There are trips you reminisce about, then there are places that captivate your very being. Sojourn to the sunny island country for an experience that will also warm the heart.

While Fiji conjures images of stark white sand beaches, impossibly clear water, and coral reefs teeming with brilliant aquatic life, the tropical archipelago is more than just a picturesque destination for honeymooners. The mystical island country brims with rich culture, intriguing cuisine, and a heartwarming sense of community that extends far beyond simple hospitality. It’s the ideal country for a soul-stirring vacation after two years of social distancing.

Despite its reputation as a faraway land, Fiji is blissfully accessible from San Francisco. Fiji Airways offers a direct flight from SFO to Nadi International Airport on Fiji’s main island, Viti Levu. The 11-hour trip feels even shorter thanks to an extended siesta, courtesy of the fully reclining seats in its luxe business class cabin. As we descend into the lush verdure of Viti Levu, dawn illuminates the cabin, the sun just risen over the archipelago of more than 330 islands. Over the week, I’ll discover three of Fiji’s best resorts, curating experiences centered on Fiji’s incredible culture, cuisine, and—most importantly—its people.

Turtle Island Resort

Our speedboat begins to slow as it approaches the Yasawas, a cluster of islands in northwest Fiji. Two boats suddenly appear—each with a Fijian warrior clad in a grass skirt, holding a war club, stationed on the bow. As part of Turtle Island’s traditional warriors’ welcome, they accompany us to the landing dock of the 500-acre, 14-villa private island. Stepping foot onto the dock, underneath which crystalline water gently ripples, I’m greeted with a cool towel for my brow, a fresh tropical juice dripping with condensation, and a chorus of angelic voices from Turtle Island’s welcome choir. Met with enthusiastic greetings of bula!—more than just “hello,” it’s an infectiously exuberant phrase that translates as “life”—resort manager Bill Mualele welcomes me home to my new palm-fringed paradise.

I’m shown to my oceanfront bure—the Fijian word for a hut—which is anything but. The private villa boasts views of the beach out front, an outdoor shower and daybed, and jacuzzi planted into the floor of the very suite. Over the door is an oval of mahogany inlaid with my name, carved from the trees on the island. Each bure is assigned a private attendant—a bure mama—who handles every personal request. Meanwhile, the staff refers to themselves as “my Turtle Island family,” addressing me personally as they sidle up with trays of fresh-squeezed soursop juice and the resort’s rotating menu of delightful daily snacks. I’m inducted into the family upon arrival via a kava ceremony, the first of several on my trip, which showcases a tradition still routinely practiced by Fijians. Made from the ground root of a native pepper plant, kava is an earthy drink served in coconut shells. The ceremony follows a ritual that observes the social hierarchy, as Fijians do with their chief and elders, and signifies respect and unity between those participating.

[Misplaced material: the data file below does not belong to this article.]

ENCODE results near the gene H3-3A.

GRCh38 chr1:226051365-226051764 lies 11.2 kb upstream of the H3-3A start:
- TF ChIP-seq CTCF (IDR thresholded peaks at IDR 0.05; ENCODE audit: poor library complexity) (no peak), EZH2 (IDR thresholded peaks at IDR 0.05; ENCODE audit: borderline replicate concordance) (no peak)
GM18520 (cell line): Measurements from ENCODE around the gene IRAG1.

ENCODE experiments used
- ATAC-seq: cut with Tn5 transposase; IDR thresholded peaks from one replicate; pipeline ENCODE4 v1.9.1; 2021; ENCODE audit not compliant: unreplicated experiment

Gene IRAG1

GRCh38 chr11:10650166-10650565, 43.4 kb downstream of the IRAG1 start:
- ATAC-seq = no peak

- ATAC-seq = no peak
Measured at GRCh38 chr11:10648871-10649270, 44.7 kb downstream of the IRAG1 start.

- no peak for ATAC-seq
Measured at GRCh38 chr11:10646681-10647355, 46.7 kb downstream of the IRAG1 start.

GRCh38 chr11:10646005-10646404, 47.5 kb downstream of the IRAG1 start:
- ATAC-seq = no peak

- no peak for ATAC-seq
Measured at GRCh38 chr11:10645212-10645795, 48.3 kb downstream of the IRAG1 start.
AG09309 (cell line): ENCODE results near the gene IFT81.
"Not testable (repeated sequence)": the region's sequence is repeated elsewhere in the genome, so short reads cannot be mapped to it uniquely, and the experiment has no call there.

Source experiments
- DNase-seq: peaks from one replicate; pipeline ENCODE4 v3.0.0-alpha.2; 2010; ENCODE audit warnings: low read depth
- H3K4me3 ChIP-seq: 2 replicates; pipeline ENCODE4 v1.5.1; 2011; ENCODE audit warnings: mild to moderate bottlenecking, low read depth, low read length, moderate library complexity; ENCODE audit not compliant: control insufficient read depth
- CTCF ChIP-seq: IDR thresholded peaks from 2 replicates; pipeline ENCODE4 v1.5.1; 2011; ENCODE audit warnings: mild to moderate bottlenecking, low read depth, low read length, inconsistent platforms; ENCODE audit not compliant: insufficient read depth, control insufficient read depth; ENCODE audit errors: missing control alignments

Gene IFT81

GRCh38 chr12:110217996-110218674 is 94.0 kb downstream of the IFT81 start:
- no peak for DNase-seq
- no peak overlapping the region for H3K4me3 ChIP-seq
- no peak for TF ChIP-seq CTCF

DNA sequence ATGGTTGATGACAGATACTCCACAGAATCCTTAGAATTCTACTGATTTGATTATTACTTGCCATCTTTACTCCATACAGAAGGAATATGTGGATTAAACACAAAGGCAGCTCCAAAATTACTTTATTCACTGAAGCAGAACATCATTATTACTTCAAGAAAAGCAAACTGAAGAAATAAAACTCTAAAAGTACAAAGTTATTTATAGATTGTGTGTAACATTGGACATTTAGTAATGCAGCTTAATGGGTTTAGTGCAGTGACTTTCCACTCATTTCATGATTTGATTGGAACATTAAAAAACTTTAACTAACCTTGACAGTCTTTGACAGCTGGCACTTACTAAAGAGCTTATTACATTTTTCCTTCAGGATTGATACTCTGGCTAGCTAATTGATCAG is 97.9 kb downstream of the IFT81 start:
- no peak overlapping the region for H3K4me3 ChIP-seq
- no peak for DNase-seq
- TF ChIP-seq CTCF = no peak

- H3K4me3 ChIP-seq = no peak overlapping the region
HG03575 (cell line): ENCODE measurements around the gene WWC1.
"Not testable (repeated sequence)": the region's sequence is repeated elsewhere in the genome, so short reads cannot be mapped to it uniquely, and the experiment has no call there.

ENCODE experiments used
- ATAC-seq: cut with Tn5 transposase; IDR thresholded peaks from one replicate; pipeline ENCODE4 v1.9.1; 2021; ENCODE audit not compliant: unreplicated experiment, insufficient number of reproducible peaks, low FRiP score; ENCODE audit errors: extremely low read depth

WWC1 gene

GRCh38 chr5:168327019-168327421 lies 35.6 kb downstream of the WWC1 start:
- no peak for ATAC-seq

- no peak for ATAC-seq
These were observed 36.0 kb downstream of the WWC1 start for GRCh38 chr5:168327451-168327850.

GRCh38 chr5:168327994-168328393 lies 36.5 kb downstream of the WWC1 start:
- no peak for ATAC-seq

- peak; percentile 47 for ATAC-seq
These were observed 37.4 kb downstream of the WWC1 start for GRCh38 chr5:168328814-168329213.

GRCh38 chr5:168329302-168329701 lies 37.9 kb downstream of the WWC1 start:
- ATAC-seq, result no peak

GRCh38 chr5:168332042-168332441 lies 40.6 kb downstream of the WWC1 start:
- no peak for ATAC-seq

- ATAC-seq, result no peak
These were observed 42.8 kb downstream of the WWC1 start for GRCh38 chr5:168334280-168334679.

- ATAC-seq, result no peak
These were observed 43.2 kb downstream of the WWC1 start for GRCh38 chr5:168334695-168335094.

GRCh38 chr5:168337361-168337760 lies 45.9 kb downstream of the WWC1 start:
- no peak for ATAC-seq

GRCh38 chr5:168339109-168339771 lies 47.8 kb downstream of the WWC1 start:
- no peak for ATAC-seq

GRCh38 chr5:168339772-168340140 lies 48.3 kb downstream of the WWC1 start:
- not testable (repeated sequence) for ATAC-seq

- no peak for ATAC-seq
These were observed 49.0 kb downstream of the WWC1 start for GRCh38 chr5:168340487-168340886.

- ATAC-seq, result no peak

By the end of the week, I’m ready to become one with Turtle Island, much like its beloved founder did 40 years ago. Of course, the resort’s fishing excursions, in-bure massages, and al fresco feasts—from mountaintop communal dinners to picnics on the island’s 12 private beaches—certainly don’t hurt. Richard Evanson’s legacy lives on through his son who kept the majority of Turtle Island’s workforce employed during the pandemic by championing initiatives to increase the island’s already impressive self-sufficiency.

As we tour the island with Richard, Jr., I’m reminded of the cutting-edge regenerative farming practices and farm-to-table cuisine in Sonoma County. Turtle Island’s crop is so bountiful that 80 percent of all food prepared on the island comes from its own gardens, livestock, and the surrounding ocean. Resident chef Beni Nasaumalumu can also conjure up nearly any type of cuisine: the island is bursting with eclectic produce such as okra and taro, curry leaves and fennel, soursop and papaya. If you’re as spoiled as we Californians are with seasonally inspired cuisine, here it is—even on a remote island.

Turtle Island has an undeniable charm, a sentiment echoed by other couples on the island (a majority of whom are returning visitors). I soon find myself wondering how I’ll ever sleep without the occasional thud of an errant mango falling gently onto the thatched roof of my bure. On the day of my departure, my Turtle Island family gathers once again to sing “Isa Lei,” a traditional Fijian farewell song, and my bure mama fastens a garland of hibiscus and aromatic basil around my neck. “It’s not moce—it’s sote tale,” Mama Wainise assures me with a kindly smile. In other words, it’s not ‘goodbye’—it’s ‘see you later.’

Wakaya Club & Spa

Deciphering my notes post-trip, I find one amusing phrase: “amazing spinach.” It seems a bit absurd to describe it as such, and yet I vividly recall its otherworldly taste at the Wakaya Club & Spa. It’s futile to adequately describe its inimitable, just-picked flavor—so fresh I was convinced it was harvested seconds before. Enhanced by miso, leek, truffle oil, and shaved Parmesan, it highlights my belief that the pinnacle of culinary genius is an ability to achieve perfection by simply letting a few exceptional ingredients shine. Wakaya’s executive chef, Marielle Hajj, epitomizes this: her Lebanese and Mexican background, combined with international training and inspiration from Fijian cuisine, drives remarkable dishes that create synergy with ingredients harvested from the island and beyond. It’s no wonder Wakaya prides itself on being one of the preeminent culinary destinations in the South Pacific.